PROVO — A two-quarterback system can be fraught with peril.
But BYU coach Bronco Mendenhall says he is "completely comfortable" with his decision, announced Friday, to start junior Riley Nelson at quarterback for the season-opener on Sept. 4 against Washington and bring freshman Jake Heaps into the game off the bench.
"We plan on playing both Riley and Jake at quarterback and feel both will be effective leading our team," Mendenhall said.
Nelson, known for his running ability, will be under center for the first series and will be listed as the starter. Heaps, a gifted passer, also will be given opportunities to engineer the offense against the Huskies. That's how the Cougars plan to proceed, at least through the first game.
"They're both excellent leaders and they both bring different styles of play," Mendenhall said. "Ultimately, I think we're going to need both quarterbacks to help us reach our goals this year. I think it's the right thing for the young men involved, and it's the right thing for our team."
Mendenhall admitted these plans "could modify after Week 1," he said. "What I told both quarterbacks was, it's based now on how they handle game experience. So the reps could remain dead-even. They could shift one way or another, or it could change by opponent."
The Cougars are committed to playing both QBs, regardless of what those outside the program, including fans, think.
"There will be those who will want a new quarterback the minute the first incomplete pass is thrown, as I very well know will happen," Mendenhall said. "There might even be boos on occasion. But what I've told Riley and Jake and our coaching staff is, they will not deter us from our plan. We'll do what's best for these kids, our program and our future."
Mendenhall explained that Nelson earned the start over Heaps because of "the maturity of life experiences. Not necessarily performance on the field, because that was almost identical in leading our team with Jake. But when you consider now, being the quarterback at BYU, in this community, with these expectations, and the things people say and the things people do, and the exposure that one has, Riley is older. He's served a mission. He's had other life experiences.
"It's a very unique position. I haven't adequately been able to prepare any starting quarterback here for what that's going to be like. Riley is the closest to being ready for that. So, it just made a lot of sense."
Heaps, who will not be allowed to talk to reporters until after the season-opener, said in a statement, "I am 100 percent behind this decision. I feel the coaches have made the right decision for both Riley and I and this football team. Riley is a great player and I'm excited to have the opportunity to contribute. This isn't about me or him. It's about us — it's about doing what we can to help our team."
Nelson characterized his relationship with Heaps as "fantastic." He added, "We have nothing but a positive attitude. The other thing is, we could really care less about whose name gets mentioned in the paper more, whatever. That doesn't matter. It's all about getting the (wins) on Saturday. That's all we care about."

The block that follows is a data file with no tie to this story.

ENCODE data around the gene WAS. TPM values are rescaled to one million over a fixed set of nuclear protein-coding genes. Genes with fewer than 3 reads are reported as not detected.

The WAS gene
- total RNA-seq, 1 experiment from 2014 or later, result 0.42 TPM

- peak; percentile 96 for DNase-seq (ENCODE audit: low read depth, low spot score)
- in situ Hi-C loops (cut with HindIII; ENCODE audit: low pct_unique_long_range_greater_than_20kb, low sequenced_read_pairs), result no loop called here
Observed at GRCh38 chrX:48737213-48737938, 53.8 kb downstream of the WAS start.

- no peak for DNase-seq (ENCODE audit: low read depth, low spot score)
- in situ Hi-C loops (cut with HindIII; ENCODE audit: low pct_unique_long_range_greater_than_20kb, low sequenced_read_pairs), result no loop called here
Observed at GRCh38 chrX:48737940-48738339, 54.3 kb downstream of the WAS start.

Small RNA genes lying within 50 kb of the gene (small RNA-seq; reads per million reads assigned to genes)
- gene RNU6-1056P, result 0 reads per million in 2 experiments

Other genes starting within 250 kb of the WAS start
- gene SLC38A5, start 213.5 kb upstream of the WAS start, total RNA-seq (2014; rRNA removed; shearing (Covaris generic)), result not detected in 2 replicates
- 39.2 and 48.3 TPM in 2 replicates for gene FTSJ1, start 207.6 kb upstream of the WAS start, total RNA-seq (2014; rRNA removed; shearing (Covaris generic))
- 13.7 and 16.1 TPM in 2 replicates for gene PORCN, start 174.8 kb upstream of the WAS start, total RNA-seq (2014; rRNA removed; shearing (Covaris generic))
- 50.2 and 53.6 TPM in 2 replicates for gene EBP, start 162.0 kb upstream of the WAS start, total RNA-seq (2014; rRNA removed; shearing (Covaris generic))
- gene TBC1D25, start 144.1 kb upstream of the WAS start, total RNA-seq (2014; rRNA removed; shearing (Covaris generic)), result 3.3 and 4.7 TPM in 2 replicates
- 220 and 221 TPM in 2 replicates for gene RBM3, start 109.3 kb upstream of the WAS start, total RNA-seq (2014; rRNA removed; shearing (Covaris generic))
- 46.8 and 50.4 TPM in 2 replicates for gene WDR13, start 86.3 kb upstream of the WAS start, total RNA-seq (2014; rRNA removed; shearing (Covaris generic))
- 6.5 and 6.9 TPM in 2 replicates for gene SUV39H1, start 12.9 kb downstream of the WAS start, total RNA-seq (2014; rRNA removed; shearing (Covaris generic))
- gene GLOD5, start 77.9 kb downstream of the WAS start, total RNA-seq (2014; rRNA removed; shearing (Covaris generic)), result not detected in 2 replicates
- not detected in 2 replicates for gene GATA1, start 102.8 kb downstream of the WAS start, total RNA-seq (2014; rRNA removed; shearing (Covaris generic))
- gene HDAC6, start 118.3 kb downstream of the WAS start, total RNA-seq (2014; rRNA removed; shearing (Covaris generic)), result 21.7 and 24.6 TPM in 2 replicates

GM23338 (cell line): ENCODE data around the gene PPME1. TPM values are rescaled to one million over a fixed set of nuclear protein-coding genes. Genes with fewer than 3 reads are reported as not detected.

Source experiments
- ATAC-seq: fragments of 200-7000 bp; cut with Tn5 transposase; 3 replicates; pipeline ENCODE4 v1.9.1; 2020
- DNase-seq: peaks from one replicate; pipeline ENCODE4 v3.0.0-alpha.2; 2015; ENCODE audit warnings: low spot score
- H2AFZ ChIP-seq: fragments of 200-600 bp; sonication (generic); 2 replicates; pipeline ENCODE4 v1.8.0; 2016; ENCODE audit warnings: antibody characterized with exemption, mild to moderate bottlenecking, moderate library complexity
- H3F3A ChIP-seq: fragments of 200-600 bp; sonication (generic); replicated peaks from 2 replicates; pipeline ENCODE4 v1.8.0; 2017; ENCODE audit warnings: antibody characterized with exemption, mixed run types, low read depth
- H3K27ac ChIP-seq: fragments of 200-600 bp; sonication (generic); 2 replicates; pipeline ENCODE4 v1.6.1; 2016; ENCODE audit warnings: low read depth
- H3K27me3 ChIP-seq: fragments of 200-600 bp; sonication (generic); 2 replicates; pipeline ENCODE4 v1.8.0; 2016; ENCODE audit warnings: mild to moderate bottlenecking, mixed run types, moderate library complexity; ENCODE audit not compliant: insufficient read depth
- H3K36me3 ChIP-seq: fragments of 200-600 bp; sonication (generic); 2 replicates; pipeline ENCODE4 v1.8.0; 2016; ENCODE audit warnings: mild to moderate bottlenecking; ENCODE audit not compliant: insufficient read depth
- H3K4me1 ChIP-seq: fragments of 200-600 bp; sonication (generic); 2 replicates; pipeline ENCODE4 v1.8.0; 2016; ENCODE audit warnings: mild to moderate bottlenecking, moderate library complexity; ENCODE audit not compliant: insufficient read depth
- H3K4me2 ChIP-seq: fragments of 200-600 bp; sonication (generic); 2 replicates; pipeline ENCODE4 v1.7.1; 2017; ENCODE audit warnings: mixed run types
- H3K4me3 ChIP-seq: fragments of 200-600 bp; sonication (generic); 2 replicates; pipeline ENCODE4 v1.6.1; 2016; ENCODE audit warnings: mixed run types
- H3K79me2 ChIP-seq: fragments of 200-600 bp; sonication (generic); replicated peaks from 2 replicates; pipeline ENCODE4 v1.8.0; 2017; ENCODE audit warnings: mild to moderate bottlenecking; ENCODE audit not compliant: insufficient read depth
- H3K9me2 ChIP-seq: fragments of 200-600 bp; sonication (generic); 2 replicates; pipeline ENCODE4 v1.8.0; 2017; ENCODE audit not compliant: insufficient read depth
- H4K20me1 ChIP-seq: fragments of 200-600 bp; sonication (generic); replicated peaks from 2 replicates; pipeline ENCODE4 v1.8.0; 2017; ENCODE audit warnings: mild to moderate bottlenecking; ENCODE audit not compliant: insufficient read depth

Mendenhall was leery of throwing Heaps, who graduated from high school in December and enrolled at BYU in January, into the fire right away as an opening-game starter. "We're not only looking at this season, we're also looking at the young men's development," he said. "We're also looking at the future of our program. It makes complete sense, looking at all three of those criteria to make the decision that we've made. I'm at complete peace with it."
When Mendenhall met with the two quarterbacks to present the two-quarterback plan, "These two young men looked me right in the eye. There wasn't one ounce of self-interest," the Cougars' head coach said. "It was … 'This is absolutely what we ought to do.' It was just an awesome experience."
Mendenhall declined to explain how the rotation would work.
"I'm not going to be pinned down, nor do I think it's realistic to then predict how that's going to look, other than both will play and both will complement each other," he said. "Both will be used in pretty specific situations. All of those things and blanks to be filled in will happen as we go, after we have some demonstrated performances on the game field."
Offensive coordinator Robert Anae said of the situation, "We have two starters."
There is the old adage that states, "If you have two quarterbacks, you don't have one." But that doesn't apply in this case, Mendenhall said. "I think the two that we have would exceed any one that you could have."
Asked his opinion of the two-quarterback system, Nelson said, "Nasty. Lethal. It's going to be really hard to defend. I feel like it's going make defenses take up more time preparing (for two quarterbacks), spreading themselves a little too thin rather than focusing on one aspect of our offense."